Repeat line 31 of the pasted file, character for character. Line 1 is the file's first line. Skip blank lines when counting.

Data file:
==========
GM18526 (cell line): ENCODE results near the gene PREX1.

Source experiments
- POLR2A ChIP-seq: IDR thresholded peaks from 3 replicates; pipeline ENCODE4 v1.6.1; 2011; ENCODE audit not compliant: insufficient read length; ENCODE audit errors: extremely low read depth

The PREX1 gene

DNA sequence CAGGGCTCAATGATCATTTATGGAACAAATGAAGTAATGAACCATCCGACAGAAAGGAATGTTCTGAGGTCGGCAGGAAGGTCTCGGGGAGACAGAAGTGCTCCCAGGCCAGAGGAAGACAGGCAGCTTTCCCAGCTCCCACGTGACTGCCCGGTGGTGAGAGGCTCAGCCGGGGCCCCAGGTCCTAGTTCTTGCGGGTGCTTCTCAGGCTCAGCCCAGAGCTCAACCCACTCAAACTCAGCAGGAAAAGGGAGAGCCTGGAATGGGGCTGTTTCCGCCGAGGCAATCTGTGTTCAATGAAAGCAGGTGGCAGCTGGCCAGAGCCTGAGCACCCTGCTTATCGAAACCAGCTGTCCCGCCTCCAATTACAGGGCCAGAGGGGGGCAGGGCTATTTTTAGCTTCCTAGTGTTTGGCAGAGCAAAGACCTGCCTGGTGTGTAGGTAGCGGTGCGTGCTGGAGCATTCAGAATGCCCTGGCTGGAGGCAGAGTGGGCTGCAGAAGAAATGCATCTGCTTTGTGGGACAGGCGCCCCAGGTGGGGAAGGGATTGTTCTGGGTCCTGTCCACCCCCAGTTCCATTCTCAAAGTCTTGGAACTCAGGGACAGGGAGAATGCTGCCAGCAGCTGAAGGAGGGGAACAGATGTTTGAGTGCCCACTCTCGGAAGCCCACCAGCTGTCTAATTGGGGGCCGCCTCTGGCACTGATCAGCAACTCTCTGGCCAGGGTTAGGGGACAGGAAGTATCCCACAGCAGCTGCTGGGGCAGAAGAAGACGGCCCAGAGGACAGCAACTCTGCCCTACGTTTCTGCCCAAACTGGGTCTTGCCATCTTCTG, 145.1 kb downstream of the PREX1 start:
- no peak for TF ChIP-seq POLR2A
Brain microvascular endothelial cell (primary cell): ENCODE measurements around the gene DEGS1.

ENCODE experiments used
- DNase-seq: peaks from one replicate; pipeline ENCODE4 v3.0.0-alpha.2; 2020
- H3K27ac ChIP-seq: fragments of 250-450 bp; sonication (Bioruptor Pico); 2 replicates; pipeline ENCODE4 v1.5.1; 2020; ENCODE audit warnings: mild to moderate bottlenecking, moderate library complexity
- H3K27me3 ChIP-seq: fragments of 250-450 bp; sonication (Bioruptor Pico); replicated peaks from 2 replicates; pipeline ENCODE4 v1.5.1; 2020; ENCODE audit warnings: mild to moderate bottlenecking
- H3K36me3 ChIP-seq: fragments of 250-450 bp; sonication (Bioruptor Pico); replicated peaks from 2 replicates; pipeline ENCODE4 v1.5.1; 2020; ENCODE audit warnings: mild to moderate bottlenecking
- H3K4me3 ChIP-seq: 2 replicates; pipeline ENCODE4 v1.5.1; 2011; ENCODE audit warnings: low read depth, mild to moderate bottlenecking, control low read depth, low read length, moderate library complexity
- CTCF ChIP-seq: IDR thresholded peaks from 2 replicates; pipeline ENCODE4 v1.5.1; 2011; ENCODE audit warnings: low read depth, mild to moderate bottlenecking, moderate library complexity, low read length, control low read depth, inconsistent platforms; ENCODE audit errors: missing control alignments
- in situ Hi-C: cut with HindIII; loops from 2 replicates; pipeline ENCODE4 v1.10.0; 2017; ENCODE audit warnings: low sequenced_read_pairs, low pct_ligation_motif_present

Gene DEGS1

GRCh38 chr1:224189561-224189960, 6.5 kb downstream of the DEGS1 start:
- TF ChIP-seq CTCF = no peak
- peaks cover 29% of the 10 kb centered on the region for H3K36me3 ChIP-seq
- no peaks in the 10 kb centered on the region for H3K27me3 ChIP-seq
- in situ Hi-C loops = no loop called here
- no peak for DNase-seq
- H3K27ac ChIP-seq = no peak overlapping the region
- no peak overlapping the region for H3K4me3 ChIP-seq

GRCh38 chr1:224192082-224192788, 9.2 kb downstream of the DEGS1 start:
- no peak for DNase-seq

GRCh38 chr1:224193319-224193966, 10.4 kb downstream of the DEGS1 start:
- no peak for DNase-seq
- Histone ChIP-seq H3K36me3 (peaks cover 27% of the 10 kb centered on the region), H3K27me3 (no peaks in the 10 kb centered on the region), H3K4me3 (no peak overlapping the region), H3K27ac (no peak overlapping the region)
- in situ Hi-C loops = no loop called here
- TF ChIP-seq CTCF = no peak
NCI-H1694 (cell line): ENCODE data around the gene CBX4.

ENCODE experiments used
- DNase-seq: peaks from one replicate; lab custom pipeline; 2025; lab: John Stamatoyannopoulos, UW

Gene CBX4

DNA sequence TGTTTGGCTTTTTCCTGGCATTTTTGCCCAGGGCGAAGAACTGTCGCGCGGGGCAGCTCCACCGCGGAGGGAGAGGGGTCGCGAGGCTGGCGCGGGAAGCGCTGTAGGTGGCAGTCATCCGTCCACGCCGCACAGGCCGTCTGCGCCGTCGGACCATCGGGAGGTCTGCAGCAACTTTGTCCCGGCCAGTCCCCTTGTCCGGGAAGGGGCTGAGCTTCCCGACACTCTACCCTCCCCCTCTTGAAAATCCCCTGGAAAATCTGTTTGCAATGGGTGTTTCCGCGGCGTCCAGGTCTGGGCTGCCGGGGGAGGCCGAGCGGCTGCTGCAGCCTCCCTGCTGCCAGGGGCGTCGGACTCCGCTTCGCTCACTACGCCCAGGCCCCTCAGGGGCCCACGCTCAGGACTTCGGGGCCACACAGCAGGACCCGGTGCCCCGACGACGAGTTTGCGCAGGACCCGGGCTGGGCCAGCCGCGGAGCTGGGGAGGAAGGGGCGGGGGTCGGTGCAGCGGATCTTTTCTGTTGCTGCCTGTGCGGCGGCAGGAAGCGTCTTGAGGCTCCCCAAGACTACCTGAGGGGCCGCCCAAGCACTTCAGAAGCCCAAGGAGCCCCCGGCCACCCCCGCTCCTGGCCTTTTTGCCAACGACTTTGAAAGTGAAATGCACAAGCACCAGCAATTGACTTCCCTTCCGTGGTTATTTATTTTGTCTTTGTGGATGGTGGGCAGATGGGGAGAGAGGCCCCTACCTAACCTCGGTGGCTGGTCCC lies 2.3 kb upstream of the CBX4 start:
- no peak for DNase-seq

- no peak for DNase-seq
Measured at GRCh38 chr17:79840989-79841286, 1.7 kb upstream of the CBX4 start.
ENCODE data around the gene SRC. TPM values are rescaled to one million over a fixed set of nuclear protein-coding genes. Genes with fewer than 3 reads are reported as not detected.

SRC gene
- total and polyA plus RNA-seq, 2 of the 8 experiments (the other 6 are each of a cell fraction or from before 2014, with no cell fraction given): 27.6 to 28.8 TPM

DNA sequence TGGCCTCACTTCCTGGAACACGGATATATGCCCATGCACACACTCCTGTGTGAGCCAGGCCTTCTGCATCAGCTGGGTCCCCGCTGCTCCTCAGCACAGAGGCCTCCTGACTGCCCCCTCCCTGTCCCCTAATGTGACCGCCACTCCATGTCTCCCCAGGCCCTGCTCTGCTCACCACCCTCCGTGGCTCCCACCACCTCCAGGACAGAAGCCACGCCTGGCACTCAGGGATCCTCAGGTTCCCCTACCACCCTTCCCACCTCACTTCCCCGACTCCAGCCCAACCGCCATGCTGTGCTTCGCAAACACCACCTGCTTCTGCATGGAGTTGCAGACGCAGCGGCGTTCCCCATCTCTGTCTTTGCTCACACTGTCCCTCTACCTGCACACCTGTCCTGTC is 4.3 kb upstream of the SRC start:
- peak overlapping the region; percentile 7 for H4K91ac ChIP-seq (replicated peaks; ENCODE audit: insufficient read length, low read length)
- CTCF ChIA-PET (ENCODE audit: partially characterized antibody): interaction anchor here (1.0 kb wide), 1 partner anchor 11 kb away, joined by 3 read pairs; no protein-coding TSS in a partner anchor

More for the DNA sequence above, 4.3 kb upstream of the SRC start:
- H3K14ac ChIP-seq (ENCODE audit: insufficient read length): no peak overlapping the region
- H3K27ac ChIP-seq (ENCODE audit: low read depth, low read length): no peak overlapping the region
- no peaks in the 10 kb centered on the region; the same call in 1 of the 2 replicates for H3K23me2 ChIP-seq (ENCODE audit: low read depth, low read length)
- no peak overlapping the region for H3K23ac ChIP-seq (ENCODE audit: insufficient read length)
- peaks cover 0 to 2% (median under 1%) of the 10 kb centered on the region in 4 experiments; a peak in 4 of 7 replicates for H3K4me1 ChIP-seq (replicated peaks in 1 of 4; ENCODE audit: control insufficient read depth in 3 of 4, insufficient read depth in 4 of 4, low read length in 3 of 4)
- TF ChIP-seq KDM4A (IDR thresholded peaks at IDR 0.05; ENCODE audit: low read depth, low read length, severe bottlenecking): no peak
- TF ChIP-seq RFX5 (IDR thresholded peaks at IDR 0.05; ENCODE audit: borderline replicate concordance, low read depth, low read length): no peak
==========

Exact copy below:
- TF ChIP-seq CTCF = no peak